Predicted long-term cardiovascular risk among young adults in the national longitudinal study of adolescent health

Cari J Clark, Alvaro Alonso, Rachael A. Spencer, Michael Pencina, Ken Williams, Susan Everson-Rose

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Abstract

Objectives. We estimated the distribution of predicted long-term cardiovascular disease (CVD) risk among young adults in the United States.

Methods. Our data were derived from National Longitudinal Study of Adolescent Health participants (n = 14 333; average age: 28.9 years). We used a Framingham-derived risk prediction function to calculate 30-year risks of "hard" and "general" CVD by gender and race/ethnicity.

Results. Average 30-year risks for hard and general CVD were 10.4% (95% confidence interval [CI] = 10.1%, 10.7%) and 17.3% (95% CI = 17.0%, 17.7%) among men and 4.4% (95% CI = 4.3%, 4.6%) and 9.2% (95% CI = 8.9%, 9.5%) among women. Average age-adjusted risks of hard and general CVD were higher among Blacks and American Indians than among Whites and lower among Asian/Pacific Islander women than White women. American Indian men continued to have a higher risk of general CVD after adjustment for socioeconomic status. Four percent of women (95% CI = 3.6%, 5.0%) and 26.2% of men (95% CI = 24.7%, 27.8%) had a 20% or higher risk of general CVD. Racial differences were detected but were not significant after adjustment for socioeconomic status.

Conclusions. Average CVD risk among young adults is high. Population-based prevention strategies and improved detection and treatment of high-risk individuals are needed to reduce the future burden of CVD.

Original languageEnglish (US)
Pages (from-to)e108-e115
JournalAmerican journal of public health
Volume104
Issue number12
DOIs
StatePublished - Dec 1 2014

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National Longitudinal Study of Adolescent Health
Young Adult
Cardiovascular Diseases
Confidence Intervals
North American Indians
Social Class

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Predicted long-term cardiovascular risk among young adults in the national longitudinal study of adolescent health. / Clark, Cari J; Alonso, Alvaro; Spencer, Rachael A.; Pencina, Michael; Williams, Ken; Everson-Rose, Susan.

In: American journal of public health, Vol. 104, No. 12, 01.12.2014, p. e108-e115.

Research output: Contribution to journalArticle

Clark, Cari J ; Alonso, Alvaro ; Spencer, Rachael A. ; Pencina, Michael ; Williams, Ken ; Everson-Rose, Susan. / Predicted long-term cardiovascular risk among young adults in the national longitudinal study of adolescent health. In: American journal of public health. 2014 ; Vol. 104, No. 12. pp. e108-e115.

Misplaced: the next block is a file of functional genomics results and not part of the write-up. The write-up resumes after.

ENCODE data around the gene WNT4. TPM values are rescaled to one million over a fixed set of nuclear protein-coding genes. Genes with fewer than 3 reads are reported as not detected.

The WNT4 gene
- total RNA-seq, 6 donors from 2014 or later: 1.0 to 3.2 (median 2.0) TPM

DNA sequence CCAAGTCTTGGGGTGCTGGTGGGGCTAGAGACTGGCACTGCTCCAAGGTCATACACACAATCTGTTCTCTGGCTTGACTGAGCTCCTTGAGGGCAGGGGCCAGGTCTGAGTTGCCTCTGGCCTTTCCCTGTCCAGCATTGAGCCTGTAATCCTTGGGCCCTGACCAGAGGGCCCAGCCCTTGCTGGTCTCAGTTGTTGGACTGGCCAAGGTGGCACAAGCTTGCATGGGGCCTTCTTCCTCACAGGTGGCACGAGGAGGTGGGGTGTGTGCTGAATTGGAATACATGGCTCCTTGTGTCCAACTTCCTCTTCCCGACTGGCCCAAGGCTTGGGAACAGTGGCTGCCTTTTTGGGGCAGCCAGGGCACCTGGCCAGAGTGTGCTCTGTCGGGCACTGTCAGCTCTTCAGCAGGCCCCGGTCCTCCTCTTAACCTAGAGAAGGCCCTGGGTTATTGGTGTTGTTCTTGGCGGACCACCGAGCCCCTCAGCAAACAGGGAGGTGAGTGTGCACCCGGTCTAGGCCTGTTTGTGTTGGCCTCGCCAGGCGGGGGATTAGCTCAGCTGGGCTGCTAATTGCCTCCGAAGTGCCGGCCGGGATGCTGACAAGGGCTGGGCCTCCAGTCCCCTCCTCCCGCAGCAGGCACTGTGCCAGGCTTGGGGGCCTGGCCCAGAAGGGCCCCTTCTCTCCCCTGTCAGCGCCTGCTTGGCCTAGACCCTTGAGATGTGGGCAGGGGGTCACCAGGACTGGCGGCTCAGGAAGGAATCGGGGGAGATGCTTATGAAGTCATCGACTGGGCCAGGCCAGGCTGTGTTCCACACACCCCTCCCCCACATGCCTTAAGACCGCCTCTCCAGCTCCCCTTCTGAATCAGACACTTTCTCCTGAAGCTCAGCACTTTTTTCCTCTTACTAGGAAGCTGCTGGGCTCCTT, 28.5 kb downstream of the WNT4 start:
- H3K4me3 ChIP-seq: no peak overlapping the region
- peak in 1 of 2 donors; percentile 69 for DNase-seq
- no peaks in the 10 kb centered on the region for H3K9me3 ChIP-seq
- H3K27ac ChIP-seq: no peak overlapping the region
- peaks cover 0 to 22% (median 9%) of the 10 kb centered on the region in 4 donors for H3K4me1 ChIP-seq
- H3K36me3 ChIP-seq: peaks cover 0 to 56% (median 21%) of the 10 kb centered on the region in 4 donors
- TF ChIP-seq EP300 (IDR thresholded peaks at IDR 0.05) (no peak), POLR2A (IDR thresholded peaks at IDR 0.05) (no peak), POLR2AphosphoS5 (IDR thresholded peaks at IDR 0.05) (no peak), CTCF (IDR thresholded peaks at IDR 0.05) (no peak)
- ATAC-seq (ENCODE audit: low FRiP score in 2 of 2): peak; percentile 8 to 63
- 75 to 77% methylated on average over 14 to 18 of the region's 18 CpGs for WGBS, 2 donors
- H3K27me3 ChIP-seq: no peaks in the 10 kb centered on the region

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abstract = "Objectives. We estimated the distribution of predicted long-term cardiovascular disease (CVD) risk among young adults in the United States.Methods. Our data were derived from National Longitudinal Study of Adolescent Health participants (n = 14 333; average age: 28.9 years). We used a Framingham-derived risk prediction function to calculate 30-year risks of {"}hard{"} and {"}general{"} CVD by gender and race/ethnicity.Results. Average 30-year risks for hard and general CVD were 10.4{\%} (95{\%} confidence interval [CI] = 10.1{\%}, 10.7{\%}) and 17.3{\%} (95{\%} CI = 17.0{\%}, 17.7{\%}) among men and 4.4{\%} (95{\%} CI = 4.3{\%}, 4.6{\%}) and 9.2{\%} (95{\%} CI = 8.9{\%}, 9.5{\%}) among women. Average age-adjusted risks of hard and general CVD were higher among Blacks and American Indians than among Whites and lower among Asian/Pacific Islander women than White women. American Indian men continued to have a higher risk of general CVD after adjustment for socioeconomic status. Four percent of women (95{\%} CI = 3.6{\%}, 5.0{\%}) and 26.2{\%} of men (95{\%} CI = 24.7{\%}, 27.8{\%}) had a 20{\%} or higher risk of general CVD. Racial differences were detected but were not significant after adjustment for socioeconomic status.Conclusions. Average CVD risk among young adults is high. Population-based prevention strategies and improved detection and treatment of high-risk individuals are needed to reduce the future burden of CVD.",
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